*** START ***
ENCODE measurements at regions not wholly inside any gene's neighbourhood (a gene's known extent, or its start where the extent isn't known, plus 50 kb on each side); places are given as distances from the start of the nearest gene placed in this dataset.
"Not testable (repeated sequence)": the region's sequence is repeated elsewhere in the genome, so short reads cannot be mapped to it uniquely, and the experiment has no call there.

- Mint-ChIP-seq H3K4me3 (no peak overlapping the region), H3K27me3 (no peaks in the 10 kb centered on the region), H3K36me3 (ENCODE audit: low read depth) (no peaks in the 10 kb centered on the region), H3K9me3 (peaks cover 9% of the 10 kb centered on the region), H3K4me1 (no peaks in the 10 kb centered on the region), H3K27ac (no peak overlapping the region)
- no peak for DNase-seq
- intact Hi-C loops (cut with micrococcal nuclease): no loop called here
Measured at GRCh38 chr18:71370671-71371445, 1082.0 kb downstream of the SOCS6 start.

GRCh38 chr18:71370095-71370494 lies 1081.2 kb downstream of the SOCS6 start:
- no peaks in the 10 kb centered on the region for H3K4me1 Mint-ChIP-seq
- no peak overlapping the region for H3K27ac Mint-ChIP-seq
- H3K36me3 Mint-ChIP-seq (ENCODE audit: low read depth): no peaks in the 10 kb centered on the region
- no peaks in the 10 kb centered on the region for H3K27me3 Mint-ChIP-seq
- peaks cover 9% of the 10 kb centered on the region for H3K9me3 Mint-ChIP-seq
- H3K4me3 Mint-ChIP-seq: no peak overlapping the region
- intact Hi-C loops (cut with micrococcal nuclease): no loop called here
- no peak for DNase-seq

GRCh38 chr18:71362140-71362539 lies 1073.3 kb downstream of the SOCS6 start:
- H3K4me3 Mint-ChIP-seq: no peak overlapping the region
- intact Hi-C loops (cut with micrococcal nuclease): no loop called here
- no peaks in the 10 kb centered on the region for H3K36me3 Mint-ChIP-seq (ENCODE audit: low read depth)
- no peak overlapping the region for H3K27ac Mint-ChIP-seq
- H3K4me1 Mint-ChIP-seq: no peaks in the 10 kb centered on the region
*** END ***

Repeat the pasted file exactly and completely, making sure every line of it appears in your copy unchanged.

ENCODE measurements at regions not wholly inside any gene's neighbourhood (a gene's known extent, or its start where the extent isn't known, plus 50 kb on each side); places are given as distances from the start of the nearest gene placed in this dataset.
"Not testable (repeated sequence)": the region's sequence is repeated elsewhere in the genome, so short reads cannot be mapped to it uniquely, and the experiment has no call there.

- Mint-ChIP-seq H3K4me3 (no peak overlapping the region), H3K27me3 (no peaks in the 10 kb centered on the region), H3K36me3 (ENCODE audit: low read depth) (no peaks in the 10 kb centered on the region), H3K9me3 (peaks cover 9% of the 10 kb centered on the region), H3K4me1 (no peaks in the 10 kb centered on the region), H3K27ac (no peak overlapping the region)
- no peak for DNase-seq
- intact Hi-C loops (cut with micrococcal nuclease): no loop called here
Measured at GRCh38 chr18:71370671-71371445, 1082.0 kb downstream of the SOCS6 start.

GRCh38 chr18:71370095-71370494 lies 1081.2 kb downstream of the SOCS6 start:
- no peaks in the 10 kb centered on the region for H3K4me1 Mint-ChIP-seq
- no peak overlapping the region for H3K27ac Mint-ChIP-seq
- H3K36me3 Mint-ChIP-seq (ENCODE audit: low read depth): no peaks in the 10 kb centered on the region
- no peaks in the 10 kb centered on the region for H3K27me3 Mint-ChIP-seq
- peaks cover 9% of the 10 kb centered on the region for H3K9me3 Mint-ChIP-seq
- H3K4me3 Mint-ChIP-seq: no peak overlapping the region
- intact Hi-C loops (cut with micrococcal nuclease): no loop called here
- no peak for DNase-seq

GRCh38 chr18:71362140-71362539 lies 1073.3 kb downstream of the SOCS6 start:
- H3K4me3 Mint-ChIP-seq: no peak overlapping the region
- intact Hi-C loops (cut with micrococcal nuclease): no loop called here
- no peaks in the 10 kb centered on the region for H3K36me3 Mint-ChIP-seq (ENCODE audit: low read depth)
- no peak overlapping the region for H3K27ac Mint-ChIP-seq
- H3K4me1 Mint-ChIP-seq: no peaks in the 10 kb centered on the region